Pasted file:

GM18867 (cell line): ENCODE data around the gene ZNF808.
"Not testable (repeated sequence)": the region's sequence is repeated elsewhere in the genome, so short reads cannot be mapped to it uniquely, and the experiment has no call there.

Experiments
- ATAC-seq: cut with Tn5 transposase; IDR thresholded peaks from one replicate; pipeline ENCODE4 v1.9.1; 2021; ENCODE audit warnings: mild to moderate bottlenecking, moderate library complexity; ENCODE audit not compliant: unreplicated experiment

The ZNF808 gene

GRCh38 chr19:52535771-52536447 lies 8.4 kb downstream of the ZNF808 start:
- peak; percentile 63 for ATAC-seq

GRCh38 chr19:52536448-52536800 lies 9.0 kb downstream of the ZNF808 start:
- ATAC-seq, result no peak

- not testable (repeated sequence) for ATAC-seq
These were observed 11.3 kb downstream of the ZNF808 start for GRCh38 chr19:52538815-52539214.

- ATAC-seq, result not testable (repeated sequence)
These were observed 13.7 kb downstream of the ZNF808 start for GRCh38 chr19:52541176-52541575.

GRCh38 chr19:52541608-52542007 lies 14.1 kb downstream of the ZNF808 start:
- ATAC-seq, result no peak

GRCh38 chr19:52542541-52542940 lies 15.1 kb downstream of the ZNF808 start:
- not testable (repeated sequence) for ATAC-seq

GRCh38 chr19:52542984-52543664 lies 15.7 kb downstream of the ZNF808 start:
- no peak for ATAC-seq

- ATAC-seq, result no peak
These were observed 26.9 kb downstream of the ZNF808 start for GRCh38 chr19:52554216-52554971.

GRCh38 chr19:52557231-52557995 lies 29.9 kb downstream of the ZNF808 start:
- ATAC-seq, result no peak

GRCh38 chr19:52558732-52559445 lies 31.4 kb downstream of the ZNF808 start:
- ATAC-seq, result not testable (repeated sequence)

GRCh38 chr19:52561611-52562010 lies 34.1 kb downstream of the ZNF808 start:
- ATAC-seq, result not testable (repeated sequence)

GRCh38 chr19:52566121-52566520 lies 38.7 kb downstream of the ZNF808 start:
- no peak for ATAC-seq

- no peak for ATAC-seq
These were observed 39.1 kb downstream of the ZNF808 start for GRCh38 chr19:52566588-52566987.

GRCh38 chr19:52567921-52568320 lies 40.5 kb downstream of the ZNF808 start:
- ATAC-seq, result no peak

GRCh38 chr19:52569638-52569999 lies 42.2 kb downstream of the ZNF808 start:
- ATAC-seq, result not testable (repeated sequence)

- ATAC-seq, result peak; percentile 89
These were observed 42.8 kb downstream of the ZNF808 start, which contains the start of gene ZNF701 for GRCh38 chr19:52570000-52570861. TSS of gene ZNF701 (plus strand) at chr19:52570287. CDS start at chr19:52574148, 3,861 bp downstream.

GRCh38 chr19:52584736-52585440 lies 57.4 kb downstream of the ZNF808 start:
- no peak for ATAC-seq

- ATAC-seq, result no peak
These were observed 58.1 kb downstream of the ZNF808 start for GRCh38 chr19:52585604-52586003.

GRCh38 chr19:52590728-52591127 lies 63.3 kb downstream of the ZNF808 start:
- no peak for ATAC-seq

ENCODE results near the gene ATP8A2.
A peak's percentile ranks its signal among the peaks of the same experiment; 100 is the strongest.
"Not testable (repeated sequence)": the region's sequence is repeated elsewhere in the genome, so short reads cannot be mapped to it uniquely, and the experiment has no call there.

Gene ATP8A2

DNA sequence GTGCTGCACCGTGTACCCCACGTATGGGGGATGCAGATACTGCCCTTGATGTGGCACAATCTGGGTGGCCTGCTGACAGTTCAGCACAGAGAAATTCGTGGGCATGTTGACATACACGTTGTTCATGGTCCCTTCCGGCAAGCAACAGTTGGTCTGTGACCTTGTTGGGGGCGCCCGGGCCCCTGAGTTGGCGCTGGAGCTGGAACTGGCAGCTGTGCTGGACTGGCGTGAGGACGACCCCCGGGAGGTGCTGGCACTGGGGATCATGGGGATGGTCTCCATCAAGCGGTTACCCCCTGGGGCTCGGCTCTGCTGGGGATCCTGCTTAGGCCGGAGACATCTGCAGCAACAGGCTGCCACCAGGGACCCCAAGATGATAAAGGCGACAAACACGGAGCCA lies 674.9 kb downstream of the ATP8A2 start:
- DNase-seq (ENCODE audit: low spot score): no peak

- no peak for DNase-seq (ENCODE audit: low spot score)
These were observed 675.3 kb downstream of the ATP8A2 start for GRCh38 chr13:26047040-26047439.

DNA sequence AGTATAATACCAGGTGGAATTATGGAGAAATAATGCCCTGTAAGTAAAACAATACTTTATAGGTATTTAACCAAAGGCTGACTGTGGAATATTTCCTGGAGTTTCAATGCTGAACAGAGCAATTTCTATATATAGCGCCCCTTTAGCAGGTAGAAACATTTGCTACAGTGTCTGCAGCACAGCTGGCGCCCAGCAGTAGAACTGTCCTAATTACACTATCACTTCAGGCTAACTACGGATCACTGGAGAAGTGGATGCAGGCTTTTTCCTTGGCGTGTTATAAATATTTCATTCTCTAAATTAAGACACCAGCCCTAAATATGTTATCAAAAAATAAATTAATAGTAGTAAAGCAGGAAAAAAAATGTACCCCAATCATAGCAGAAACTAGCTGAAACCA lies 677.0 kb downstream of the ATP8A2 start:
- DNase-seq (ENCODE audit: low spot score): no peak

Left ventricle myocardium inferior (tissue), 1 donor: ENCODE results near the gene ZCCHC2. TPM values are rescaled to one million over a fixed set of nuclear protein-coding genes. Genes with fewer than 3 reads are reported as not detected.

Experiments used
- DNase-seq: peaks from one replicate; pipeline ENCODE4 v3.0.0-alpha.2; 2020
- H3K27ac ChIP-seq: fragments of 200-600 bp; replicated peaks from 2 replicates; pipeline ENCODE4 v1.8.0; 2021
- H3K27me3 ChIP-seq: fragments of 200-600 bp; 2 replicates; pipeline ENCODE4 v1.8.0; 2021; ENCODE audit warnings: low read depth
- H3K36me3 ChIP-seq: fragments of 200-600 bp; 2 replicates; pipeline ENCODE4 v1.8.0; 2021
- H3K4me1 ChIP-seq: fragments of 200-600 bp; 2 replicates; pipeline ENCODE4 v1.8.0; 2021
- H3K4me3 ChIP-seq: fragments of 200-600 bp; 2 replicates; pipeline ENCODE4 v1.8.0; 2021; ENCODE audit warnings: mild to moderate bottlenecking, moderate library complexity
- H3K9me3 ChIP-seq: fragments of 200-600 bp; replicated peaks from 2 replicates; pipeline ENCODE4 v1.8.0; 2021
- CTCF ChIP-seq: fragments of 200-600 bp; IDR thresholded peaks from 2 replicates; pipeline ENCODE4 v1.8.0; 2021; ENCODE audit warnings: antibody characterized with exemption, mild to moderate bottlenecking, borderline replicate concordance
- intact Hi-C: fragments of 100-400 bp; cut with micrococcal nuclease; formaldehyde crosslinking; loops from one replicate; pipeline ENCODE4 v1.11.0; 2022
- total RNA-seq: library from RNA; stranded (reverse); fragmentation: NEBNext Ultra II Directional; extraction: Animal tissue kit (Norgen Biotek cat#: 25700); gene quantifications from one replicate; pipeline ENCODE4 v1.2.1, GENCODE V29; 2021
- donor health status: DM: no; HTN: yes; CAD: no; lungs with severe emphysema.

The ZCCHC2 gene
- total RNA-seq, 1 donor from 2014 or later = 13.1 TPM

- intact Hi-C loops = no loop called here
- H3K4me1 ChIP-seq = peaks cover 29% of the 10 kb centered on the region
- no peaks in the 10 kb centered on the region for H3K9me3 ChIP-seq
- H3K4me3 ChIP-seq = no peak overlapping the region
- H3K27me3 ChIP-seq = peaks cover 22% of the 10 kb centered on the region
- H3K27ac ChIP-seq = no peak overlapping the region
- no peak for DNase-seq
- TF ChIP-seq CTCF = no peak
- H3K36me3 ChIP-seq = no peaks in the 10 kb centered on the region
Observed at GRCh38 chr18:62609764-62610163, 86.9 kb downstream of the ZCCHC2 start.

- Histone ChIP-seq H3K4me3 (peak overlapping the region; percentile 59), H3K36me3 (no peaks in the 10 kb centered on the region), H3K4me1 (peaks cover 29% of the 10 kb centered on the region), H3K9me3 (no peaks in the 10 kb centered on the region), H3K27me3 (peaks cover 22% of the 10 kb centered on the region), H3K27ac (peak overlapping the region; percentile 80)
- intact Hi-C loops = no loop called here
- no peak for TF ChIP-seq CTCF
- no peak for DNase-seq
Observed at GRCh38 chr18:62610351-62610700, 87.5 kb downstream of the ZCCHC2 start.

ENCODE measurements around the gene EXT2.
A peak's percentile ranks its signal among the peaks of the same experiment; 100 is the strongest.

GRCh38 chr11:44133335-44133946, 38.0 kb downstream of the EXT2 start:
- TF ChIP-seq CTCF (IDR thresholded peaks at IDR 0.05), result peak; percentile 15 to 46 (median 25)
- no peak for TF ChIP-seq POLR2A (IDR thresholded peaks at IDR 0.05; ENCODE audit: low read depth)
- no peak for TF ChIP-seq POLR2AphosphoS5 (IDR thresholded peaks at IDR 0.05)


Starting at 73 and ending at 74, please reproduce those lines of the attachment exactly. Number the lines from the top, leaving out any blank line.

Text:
- H3K27me3 ChIP-seq = peaks cover 22% of the 10 kb centered on the region
- H3K27ac ChIP-seq = no peak overlapping the region